September 2005 the Queensland Branch of The Nautical Institute,
the Maritime and Shipping Law Unit of the University of Queensland,
celebrated World Maritime Day 2005 with a seminar under this year's
theme 'International shipping – carrier of world trade'.
The seminar, which was co-chaired by Dr Michael White QC, MNI,
of the University of Queensland, Captain Iain Steverson FNI and
Edgar Gold QC, FNI; the last two Secretary and Chairman respectively
of the Queensland Branch was a resounding success. More than
60 speakers and participants from all sectors of the maritime industry
and elsewhere attended.
The morning theme was 'Shipping and trade: Australia's role'.
The seminar was opened by Bruce Wilson, Director-General, Department
of Transport, Queensland
Government. He outlined his government's interest and involvement in, and
support for the state's maritime sector, which is considered
to be of high priority in
terms of the state's overall economic prosperity. He provided additional
information on how government involvement and support is being
focused through investments
in roads, rail and access to ports. This was followed by a presentation 'The
challenges facing the carriers of Australia's international maritime trade',
from Llew Russell, the Chief Executive Officer of Shipping Australia, the
principal institution representing the Australian maritime industry.
He provided the audience
with a very positive report on the current prosperity of the industry but
also referred to some of the challenges being faced. These included
increase in regulation, security requirements, as well as rising fuel costs.
He urged the various levels of government to ensure that the positive trend
in the industry be maintained by increasing investment in infrastructure.
The second part of
the morning focused more specifically on what was actually happening
in the industry. The first paper by Rowan
Bullock, Manager, P&O
Ports (Queensland), entitled 'The stevedore's role in the nation's trade,
provided a fascinating insight into current operations in Australia's
major ports. This
included information on the very rapid growth of ports today which in turn
required significant investment, especially in automation as well as services
by increasingly large container ships. The next presentation was written
by Michael Allen, Business Manager of Anglo Coal, one of Australia's
and heavy user of bulk sea transport and presented on his behalf. It provided
a detailed insight into the very rapid growth of Australia as one of the
world's leading coal exporters. He expressed some concerns that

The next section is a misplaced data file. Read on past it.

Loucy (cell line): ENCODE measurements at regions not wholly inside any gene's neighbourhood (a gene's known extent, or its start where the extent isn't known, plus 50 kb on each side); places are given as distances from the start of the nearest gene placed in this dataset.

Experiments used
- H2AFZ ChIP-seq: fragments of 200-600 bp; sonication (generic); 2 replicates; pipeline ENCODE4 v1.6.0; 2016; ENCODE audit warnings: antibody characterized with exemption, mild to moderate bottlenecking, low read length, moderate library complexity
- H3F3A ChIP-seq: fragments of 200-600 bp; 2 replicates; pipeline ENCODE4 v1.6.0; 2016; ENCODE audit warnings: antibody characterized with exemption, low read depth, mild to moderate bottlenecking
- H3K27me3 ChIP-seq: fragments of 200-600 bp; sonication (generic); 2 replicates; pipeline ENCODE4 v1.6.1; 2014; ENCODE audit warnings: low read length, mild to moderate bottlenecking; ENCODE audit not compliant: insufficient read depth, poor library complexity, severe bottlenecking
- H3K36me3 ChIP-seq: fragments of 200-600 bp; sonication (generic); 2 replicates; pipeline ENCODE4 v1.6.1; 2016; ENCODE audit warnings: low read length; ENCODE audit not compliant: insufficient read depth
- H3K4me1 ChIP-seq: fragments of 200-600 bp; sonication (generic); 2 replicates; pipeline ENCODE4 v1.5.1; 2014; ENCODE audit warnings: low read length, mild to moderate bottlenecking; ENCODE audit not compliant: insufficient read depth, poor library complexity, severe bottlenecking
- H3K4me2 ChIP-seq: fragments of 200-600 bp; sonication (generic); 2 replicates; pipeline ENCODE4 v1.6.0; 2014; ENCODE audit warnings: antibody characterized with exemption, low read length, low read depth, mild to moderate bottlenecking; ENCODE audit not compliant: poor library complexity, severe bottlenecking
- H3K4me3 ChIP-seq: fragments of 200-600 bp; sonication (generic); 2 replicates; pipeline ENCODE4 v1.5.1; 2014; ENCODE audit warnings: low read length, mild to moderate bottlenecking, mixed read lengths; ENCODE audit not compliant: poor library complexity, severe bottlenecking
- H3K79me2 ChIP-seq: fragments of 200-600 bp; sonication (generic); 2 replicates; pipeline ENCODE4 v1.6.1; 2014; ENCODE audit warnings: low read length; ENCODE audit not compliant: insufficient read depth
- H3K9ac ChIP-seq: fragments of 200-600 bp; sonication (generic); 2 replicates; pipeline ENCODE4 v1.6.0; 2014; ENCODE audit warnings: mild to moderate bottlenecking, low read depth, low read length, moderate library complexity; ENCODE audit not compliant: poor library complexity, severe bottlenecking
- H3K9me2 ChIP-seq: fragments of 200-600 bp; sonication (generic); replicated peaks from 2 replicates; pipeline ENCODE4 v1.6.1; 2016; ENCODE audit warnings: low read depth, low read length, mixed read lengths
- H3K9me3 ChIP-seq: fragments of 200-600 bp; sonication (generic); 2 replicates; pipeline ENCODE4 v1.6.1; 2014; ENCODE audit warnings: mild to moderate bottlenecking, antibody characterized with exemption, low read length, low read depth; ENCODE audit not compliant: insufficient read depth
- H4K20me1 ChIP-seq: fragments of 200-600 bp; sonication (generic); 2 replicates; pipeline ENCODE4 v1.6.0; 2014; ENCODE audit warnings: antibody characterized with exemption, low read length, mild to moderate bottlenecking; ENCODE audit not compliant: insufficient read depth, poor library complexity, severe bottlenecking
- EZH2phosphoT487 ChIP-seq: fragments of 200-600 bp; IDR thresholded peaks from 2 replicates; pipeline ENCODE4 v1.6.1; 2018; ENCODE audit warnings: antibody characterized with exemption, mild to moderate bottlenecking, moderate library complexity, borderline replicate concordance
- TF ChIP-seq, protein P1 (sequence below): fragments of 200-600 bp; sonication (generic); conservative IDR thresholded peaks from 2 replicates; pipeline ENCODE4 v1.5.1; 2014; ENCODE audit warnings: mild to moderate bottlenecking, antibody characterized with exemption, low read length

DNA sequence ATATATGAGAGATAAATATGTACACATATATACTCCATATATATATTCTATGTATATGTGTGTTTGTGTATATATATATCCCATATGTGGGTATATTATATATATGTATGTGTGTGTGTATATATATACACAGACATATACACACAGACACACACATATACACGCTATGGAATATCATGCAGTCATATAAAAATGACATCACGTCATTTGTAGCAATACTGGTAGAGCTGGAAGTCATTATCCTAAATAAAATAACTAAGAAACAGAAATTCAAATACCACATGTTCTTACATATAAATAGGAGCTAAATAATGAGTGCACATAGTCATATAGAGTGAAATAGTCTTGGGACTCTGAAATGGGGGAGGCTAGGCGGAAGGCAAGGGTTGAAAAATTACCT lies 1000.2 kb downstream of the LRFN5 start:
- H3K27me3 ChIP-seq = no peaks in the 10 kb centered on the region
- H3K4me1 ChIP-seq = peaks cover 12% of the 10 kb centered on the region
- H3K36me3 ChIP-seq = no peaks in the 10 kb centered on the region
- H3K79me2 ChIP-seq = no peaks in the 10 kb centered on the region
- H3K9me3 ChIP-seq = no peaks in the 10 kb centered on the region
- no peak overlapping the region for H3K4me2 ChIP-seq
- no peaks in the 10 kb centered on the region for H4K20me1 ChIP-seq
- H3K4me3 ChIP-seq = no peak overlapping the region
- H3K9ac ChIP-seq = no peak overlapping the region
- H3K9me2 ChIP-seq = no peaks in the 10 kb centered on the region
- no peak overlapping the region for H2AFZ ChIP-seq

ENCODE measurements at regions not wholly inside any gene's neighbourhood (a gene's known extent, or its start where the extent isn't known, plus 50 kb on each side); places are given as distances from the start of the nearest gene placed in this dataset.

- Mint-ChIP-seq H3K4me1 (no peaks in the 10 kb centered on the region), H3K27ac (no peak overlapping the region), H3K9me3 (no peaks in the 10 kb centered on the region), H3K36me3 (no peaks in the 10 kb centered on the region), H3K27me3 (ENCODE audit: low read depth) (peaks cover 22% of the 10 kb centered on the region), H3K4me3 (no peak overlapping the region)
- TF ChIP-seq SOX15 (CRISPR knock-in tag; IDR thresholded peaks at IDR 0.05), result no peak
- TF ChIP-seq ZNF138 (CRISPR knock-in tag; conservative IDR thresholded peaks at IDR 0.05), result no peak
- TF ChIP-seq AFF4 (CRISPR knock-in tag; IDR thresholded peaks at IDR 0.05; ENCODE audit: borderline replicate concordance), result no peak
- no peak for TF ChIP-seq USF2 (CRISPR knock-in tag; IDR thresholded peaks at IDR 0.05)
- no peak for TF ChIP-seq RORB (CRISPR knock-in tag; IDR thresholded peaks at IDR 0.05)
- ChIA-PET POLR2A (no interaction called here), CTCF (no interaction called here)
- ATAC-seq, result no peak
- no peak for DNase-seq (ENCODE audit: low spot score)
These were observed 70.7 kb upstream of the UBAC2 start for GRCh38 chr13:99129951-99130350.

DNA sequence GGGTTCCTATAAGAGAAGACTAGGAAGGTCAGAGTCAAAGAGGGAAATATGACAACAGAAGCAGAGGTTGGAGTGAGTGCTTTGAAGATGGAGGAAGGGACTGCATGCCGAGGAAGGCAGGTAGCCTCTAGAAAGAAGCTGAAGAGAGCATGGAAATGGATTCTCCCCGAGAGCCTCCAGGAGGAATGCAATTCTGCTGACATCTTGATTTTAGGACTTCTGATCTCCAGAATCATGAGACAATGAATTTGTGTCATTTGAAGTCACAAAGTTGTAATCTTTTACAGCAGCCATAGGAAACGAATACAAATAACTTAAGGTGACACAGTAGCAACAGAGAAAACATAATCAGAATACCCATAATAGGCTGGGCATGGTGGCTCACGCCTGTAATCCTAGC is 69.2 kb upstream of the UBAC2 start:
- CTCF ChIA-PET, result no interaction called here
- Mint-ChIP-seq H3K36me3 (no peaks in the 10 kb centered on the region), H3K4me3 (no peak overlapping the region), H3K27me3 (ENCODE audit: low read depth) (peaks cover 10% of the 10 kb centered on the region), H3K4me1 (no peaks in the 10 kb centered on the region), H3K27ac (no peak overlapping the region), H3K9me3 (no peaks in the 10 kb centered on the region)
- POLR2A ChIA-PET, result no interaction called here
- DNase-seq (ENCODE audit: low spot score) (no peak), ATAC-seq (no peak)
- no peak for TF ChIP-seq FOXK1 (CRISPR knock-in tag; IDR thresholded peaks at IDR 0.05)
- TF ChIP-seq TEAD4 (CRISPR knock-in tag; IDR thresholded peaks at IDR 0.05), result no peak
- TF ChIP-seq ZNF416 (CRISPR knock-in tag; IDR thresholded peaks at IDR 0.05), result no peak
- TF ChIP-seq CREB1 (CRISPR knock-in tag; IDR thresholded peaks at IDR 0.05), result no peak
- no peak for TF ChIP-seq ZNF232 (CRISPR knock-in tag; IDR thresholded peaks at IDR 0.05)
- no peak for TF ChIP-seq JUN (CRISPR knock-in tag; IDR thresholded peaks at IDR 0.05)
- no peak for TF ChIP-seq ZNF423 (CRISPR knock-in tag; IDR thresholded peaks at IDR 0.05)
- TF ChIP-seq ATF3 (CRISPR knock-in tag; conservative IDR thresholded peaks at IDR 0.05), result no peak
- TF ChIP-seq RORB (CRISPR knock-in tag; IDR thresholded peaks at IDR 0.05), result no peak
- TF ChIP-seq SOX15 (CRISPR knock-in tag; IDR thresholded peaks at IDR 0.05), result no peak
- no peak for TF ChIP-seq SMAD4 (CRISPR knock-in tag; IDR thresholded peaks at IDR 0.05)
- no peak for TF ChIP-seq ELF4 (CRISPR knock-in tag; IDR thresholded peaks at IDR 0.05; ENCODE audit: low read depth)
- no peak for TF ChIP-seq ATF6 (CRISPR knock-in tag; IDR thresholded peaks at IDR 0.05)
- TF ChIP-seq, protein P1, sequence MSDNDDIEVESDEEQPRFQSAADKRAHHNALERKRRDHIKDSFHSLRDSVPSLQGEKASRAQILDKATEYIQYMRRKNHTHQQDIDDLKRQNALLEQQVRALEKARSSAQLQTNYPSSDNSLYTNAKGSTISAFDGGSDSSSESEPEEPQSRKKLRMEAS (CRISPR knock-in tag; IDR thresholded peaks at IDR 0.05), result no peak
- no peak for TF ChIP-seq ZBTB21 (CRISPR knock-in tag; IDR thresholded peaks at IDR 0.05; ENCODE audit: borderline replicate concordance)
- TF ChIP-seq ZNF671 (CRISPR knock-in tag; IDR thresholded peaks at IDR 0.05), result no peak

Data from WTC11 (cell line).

port and terminal services
were now often unable to meet shipping requirements. The final paper for
the morning session was presented by Jeff Coleman, Chief Executive
Officer of the
Port of Brisbane Corporation. Brisbane is rapidly becoming one of Australia's
leading ports with growth rates in the various cargo sectors ranging from
10 to 60 per cent per annum. It was interesting to note that
all three speakers
expressed some concern that infrastructure (road and rail access) cannot
be left to industry alone and that government must continue to
invest more in
as they are the direct beneficiaries of increased maritime trade.
the theme shifted to 'Australia's skilled services to shipping.'
The first speaker, Captain Steve Pelecanos FNI, Vice-President
of the International
Marine Pilots Association and Chairman, Brisbane Marine Pilots, expressed
concerns about the growing shortage of skilled personnel in the maritime
and in the pilotage service specifically. He said that alternative methods
of acquiring these skills must be developed as the traditional 10-year
training period for skilled mariners and marine engineers might
no longer be either
or appropriate. Captain Jeff Holden, Principal Examiner of Masters and
Mates and a senior member of the Australian Maritime Safety Authority
outlined the latest requirements under the amended STCW Convention and
how these are being implemented in Australia. He said that while
had been tightened up in order to discourage fraud, the new system also
provided some flexibility to meet the increasing demands of the
growing maritime industry.
The final paper was presented by Mr Justice James Allsop of the Federal
Court of Australia and the court's maritime coordinator. In his
dispute resolution', he expressed some concern that although Australia
had one of the
best legal systems anywhere, as well as an ample supply of skilled personnel
in the maritime legal sector, these services were not used to the extent
they should be. A reliable local dispute resolution system, such as a maritime
and mediation regime, needed to be established and would round out Australia's
role as an important maritime centre.